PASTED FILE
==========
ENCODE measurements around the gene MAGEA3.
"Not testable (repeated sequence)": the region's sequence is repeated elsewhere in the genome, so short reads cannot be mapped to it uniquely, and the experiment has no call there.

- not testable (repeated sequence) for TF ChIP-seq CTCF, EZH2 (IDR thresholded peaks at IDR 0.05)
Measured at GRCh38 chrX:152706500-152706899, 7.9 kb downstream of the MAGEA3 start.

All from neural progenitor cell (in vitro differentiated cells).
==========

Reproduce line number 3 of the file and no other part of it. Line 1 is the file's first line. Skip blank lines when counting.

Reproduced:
- not testable (repeated sequence) for TF ChIP-seq CTCF, EZH2 (IDR thresholded peaks at IDR 0.05)